Unless you count the Shriners who wandered inside the ropes to retrieve wind blown fezzes, 58-year-old James Kenneth Perry of Franklin, Kentucky, was the oldest guy on the golf course Thursday when the Shriners Hospitals for Children Open began at TPC Summerlin.
Ditto 2009 at Augusta National Golf Club in Georgia when the final group pushed beyond Amen Corner. Kenny Perry was 48 years old, 8 months then. He was leading by two strokes with two holes to play in his bid to become the oldest Masters champion.
He bogeyed the 17th. He bogeyed the 18th.
He parred the first hole of sudden death on which Chad Campbell, the former UNLV star, was eliminated from a three-man overtime battle for the green jacket.
On the second playoff hole, Kenny Perry made bogey.
Angel Cabrera made par.
Thirteen years earlier at Valhalla Golf Club, just two hours up Interstate 65 from his old Kentucky home in Franklin, Perry had a one-shot lead before bogeying the 72nd hole of the PGA Championship. Mark Brooks birdied the 73rd to beat him in a playoff.
They say time heals all wounds. But after shooting 2-over-par 73 on Thursday, Kenny Perry smiled and began to speak with a lilting Kentucky drawl. He said they — whoever they are — have absolutely no idea what they’re talking about.
Two that got away
“They were crushing defeats,” said the PGA’s Tour Methuselah, or at least its George Blanda, the former Kentucky quarterback who still was kicking field goals for the Oakland Raiders when he was 48. “They still stick with me.
“To lose the ’96 PGA to Mark Brooks where all I had to do was par the last hole — it’s a par 5 and I knock a 4-iron right in the middle of the green and I end up messing it up and make bogey. And then to lose the Masters when I was two up with two to play and I lose in a playoff to Cabrera …”
Details were recalled with brutal clarity. A head was shaken, a smile forced.
“I had the lead on the 72nd hole and couldn’t make it happen,” Perry said.
He was standing a few feet and 13 miles from where he had signed his scorecard after the 1987 Las Vegas Invitational. He was 26 then, still a whippersnapper on tour. He tied for fourth, and with the first big check ($55,000) he won playing golf, Kenny Perry repaid all the sponsors that had supported him when he was flunking out of Q-school.
“We played Las Vegas Country Club — I don’t know if it even exists anymore — and I remember Lee Trevino was announcin’ and I hit a 4-iron to about a foot on the last hole for eagle,” Perry said with a clarity much less brutal. “I made enough money where I knew I was going to keep my card that year, and I never looked back.”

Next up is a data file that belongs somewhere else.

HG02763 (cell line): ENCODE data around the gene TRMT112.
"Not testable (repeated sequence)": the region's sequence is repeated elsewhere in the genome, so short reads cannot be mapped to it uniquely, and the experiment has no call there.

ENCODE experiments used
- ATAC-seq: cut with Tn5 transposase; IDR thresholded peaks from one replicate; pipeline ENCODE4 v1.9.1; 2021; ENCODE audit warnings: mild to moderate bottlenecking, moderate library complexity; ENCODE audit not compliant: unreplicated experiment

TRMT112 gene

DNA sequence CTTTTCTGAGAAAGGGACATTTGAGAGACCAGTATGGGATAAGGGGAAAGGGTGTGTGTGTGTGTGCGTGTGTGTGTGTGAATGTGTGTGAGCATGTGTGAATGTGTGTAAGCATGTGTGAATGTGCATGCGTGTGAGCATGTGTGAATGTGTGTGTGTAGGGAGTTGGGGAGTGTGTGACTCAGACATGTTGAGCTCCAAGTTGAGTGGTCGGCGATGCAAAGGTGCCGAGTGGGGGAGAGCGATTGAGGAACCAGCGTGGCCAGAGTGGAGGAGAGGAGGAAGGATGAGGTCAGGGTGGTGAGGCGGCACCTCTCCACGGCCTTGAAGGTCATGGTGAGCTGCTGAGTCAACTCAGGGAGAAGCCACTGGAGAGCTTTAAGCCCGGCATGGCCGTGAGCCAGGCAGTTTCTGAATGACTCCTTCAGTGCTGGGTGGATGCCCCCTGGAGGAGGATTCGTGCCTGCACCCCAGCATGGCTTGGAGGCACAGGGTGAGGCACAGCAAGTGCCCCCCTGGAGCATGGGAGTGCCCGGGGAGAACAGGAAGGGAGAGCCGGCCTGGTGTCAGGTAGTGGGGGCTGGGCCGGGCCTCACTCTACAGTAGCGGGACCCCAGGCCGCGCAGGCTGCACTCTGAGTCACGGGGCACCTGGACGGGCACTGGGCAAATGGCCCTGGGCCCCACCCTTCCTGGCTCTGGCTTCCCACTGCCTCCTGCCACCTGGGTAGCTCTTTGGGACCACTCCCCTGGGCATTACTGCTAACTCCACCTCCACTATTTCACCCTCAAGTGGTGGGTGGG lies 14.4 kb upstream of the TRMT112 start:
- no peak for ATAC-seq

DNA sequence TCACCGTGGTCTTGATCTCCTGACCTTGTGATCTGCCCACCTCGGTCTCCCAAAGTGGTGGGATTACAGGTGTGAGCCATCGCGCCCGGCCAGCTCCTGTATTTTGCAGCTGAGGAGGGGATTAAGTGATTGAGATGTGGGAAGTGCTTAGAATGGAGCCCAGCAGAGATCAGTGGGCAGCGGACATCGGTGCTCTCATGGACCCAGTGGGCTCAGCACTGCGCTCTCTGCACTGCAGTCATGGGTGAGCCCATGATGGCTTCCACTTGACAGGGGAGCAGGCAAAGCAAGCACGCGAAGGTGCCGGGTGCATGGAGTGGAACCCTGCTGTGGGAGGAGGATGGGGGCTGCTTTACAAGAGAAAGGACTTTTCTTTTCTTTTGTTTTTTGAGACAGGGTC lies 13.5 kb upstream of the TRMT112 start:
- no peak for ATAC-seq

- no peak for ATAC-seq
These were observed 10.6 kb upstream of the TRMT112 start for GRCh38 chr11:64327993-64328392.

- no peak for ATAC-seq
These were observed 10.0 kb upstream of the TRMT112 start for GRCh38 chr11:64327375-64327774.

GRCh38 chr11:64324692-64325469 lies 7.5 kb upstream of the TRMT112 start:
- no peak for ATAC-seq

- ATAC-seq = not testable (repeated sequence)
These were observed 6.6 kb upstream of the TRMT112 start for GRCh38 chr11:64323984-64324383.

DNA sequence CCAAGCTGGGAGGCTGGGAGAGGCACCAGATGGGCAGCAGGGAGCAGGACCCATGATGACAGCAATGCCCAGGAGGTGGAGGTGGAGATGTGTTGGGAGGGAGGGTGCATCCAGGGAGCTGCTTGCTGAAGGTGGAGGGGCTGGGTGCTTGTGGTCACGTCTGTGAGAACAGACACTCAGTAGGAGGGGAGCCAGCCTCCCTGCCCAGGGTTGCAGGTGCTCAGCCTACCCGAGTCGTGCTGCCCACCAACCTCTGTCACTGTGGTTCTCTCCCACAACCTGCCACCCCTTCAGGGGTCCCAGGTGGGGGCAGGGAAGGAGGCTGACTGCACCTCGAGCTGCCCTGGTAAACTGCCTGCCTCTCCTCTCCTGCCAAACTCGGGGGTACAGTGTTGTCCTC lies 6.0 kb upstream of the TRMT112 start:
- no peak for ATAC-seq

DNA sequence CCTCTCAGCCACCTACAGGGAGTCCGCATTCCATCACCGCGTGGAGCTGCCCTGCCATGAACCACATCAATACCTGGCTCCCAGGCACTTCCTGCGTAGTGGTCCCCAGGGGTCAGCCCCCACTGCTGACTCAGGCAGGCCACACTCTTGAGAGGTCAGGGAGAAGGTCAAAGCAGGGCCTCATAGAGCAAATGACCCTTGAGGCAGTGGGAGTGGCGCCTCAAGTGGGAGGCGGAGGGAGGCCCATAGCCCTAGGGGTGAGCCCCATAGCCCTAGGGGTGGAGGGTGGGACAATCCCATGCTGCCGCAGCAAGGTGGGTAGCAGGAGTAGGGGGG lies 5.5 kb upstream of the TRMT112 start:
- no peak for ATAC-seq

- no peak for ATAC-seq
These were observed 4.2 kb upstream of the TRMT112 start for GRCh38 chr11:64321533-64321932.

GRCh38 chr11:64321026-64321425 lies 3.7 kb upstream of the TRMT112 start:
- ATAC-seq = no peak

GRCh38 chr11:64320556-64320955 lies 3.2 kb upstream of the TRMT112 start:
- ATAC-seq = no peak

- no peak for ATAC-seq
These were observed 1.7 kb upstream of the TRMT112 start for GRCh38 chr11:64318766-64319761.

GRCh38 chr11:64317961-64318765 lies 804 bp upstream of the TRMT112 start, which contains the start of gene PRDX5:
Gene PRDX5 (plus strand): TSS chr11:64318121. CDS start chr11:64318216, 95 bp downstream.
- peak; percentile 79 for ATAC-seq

Good thing, because a guy could hurt his neck looking that far back. The objects in Kenny Perry’s rearview mirror look more the actual size and distance.
“I didn’t know if I was going to play out here for a long time, but it convinced me I was good enough to compete,” he said of hitting ‘em straight and far in the desert 31 years ago.
Kenny Perry won 14 PGA Tour events, 10 on the Champions Tour and has made so much money playing golf (more than $32 million) that he’s able to give some back. In 1985, a graduate of Lipscomb University in Nashville fronted him $5,000 for his last shot at Q-school. Perry qualified — barely — and agreed to pay the benefactor five percent of his earnings until the loan was paid off.
When it was, Perry kept giving five percent to Lipscomb. Now there’s more than $2 million in a trust fund which continues to pay for scholarships for kids from Simpson County, Kentucky.
“It was the right thing to do,” he said of his philanthropy.
Just as scaling back on golf seems like the right thing to do now, even if he was even to par after 16 holes Thursday.
“I’ve got seven grandkids and another one comin.’ I’ve got a lot of things that are tugging on me a lot harder,” Perry said. “After playing with J.J. Spaun (4-under Thursday) and watching these kids wear it out, it tells me my time is about up.”
He smiled again, and the stiff breeze subsided. It was calm for a moment, with nary a fez in risk of being blown onto the course. If his old Kentucky home was calling him, Kenny Perry could almost hear it.
“I don’t have any goals,” he said. “I just want to kinda come out and see the fellas one more time, you know?”